• Hi Kristen,

      I understand and appreciate your perspective on the Vatican–especially when I feel most of us wish our churches had more of a “backbone” on the things we believe are important.

      But may I gently suggest something?  In your argument of “expecting the Catholic Church to embrace contraception or women clergy…,” take out “contraception” and “woman clergy” and insert “heliocentrism” and “local-language Mass.”  The Catholic Church IS capable of change, even if it comes slower than molasses in January, so expecting change of it is right and just to do.

      And it isn’t that I think folks are saying that Catholic Church shouldn’t stand up for its principles…it is that the priorities demonstrated by those principles are at odds with reality.  I know I’m not the only one who thinks that before the Vatican takes the nuns down a peg, they should focus first on cleaning out their own house of pedophile priests and criminally negligent bishops.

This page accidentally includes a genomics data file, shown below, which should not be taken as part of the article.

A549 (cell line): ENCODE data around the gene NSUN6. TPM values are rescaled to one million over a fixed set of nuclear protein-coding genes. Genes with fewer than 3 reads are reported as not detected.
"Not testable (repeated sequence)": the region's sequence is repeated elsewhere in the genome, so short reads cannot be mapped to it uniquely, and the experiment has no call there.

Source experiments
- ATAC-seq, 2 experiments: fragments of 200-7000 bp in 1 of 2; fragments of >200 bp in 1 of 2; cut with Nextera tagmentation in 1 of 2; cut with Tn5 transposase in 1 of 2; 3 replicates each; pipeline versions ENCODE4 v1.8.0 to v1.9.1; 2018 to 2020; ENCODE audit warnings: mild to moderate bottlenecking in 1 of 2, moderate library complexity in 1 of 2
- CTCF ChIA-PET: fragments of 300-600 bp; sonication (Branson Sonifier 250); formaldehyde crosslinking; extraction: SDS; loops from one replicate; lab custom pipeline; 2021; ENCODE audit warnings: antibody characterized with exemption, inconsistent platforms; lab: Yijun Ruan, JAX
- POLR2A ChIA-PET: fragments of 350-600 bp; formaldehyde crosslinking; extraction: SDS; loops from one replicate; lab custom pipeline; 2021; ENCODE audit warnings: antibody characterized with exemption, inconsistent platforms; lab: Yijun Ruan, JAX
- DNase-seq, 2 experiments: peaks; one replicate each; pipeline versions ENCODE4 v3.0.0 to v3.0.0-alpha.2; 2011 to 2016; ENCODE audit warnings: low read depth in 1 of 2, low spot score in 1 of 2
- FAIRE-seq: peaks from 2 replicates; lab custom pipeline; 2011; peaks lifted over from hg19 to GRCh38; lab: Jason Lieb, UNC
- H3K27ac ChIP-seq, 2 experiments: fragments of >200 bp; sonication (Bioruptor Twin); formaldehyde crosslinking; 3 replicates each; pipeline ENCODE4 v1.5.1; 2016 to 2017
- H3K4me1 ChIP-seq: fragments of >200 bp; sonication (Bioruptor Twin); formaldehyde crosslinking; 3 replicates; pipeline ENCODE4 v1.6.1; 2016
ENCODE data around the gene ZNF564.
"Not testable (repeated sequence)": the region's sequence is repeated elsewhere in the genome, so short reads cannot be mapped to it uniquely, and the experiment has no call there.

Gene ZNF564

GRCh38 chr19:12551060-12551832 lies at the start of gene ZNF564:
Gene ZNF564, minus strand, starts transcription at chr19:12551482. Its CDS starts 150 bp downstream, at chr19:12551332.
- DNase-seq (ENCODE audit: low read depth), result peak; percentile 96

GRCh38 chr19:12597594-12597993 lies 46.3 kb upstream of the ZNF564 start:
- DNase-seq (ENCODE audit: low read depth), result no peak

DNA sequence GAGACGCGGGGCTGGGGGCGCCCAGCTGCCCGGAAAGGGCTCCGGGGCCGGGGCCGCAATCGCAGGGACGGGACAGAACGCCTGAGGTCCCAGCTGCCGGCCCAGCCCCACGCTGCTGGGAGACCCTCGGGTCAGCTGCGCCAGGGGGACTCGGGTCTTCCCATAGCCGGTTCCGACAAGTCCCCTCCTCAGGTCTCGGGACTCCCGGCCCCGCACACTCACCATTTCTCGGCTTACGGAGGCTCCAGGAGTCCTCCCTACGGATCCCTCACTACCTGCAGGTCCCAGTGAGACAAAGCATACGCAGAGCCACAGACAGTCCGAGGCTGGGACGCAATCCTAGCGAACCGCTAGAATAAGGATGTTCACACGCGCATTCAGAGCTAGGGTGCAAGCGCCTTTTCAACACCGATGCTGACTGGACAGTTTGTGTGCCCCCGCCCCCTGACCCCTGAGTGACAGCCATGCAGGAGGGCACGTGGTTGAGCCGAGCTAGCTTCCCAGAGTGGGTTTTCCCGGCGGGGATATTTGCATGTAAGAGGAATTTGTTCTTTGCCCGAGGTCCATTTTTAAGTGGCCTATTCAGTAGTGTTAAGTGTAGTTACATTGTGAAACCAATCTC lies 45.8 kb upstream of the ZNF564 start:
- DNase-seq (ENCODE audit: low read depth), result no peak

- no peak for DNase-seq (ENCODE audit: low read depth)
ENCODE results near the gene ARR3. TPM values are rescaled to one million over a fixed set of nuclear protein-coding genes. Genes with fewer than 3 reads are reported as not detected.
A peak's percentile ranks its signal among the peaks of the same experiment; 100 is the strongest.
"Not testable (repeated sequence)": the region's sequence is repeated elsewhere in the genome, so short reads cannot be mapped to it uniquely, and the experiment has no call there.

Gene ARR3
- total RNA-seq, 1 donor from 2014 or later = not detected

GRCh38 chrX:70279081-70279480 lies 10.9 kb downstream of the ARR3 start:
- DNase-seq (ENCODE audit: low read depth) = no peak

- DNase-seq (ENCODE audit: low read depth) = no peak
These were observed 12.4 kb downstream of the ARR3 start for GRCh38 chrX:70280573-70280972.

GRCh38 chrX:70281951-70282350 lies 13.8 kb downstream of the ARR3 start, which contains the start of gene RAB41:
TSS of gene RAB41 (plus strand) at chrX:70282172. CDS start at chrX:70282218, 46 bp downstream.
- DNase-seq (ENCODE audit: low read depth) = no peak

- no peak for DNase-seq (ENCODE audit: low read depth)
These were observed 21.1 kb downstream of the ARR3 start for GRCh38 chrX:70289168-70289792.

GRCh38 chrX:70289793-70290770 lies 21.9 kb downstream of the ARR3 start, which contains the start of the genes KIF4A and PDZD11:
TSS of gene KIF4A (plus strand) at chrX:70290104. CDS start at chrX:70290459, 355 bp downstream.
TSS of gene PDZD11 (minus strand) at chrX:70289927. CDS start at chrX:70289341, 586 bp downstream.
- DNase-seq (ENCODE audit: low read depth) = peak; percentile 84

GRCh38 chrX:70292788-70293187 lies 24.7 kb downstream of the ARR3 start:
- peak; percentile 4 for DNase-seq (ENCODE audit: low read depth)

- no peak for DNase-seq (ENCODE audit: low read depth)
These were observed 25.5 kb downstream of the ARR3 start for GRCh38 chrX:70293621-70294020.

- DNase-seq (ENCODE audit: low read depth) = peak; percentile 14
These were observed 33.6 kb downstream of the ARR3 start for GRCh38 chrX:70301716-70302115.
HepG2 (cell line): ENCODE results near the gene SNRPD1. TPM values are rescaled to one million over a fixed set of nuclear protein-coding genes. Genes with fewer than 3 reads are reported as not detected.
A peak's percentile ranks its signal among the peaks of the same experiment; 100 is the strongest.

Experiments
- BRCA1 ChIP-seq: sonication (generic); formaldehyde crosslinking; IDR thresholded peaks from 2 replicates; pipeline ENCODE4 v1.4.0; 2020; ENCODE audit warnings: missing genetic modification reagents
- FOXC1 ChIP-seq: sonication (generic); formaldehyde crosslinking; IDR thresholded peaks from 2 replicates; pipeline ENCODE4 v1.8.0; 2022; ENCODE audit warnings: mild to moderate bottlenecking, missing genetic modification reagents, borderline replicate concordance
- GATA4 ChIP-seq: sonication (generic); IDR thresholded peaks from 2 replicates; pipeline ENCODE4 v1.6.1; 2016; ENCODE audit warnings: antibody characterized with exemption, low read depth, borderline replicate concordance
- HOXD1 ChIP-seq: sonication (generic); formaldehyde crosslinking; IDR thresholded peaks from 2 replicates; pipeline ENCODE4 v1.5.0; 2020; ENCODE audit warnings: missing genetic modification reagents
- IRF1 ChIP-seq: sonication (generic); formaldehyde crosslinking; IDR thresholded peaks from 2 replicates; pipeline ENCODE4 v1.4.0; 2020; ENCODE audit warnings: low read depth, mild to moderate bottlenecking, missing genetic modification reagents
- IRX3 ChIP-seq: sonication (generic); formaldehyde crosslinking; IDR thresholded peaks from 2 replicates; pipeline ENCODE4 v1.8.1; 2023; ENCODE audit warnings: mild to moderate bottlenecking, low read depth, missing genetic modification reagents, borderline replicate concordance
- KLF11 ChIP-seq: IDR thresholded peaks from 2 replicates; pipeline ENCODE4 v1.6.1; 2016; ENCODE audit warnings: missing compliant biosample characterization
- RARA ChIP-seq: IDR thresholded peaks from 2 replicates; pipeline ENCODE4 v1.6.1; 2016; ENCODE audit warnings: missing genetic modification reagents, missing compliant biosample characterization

• tedseeber

        Funny, I thought they had already done that.  There is, after all, a reason why I have to have a background check to drop my kid off at Sunday School.

      • Aaron Minix

         Quote:  “take out ‘contraception’ and ‘woman clergy’ and insert ‘heliocentrism’ and ‘local-language Mass.’

        I don’t think this is fair–contraception and male-only clergy have (to the best of my knowledge; I’m not Catholic but I’m looking into the Church) been infallibly defined by the Magisterium. Now that means nothing to Protestants who don’t recognize such authority, but nowhere in the Catechism of the Catholic Church will you find statements declaring what the solar system looks like. There are different levels of what Catholics believe that are binding. Contraception and women clergy are two examples of things that will not change. Priestly celibacy, interestingly enough, CAN change, as it is only a discipline.

        To be succinct: not all change is created equal.

    • Mary

      Hi Kristen,

      I understand your viewpoint, but I’d like to point out that the structure of the Catholic church did not just suddenly appear from God. It evolved over centuries and is still evolving. The church was very different in the beginning and there was not a huge inflexible hierachy like there is today.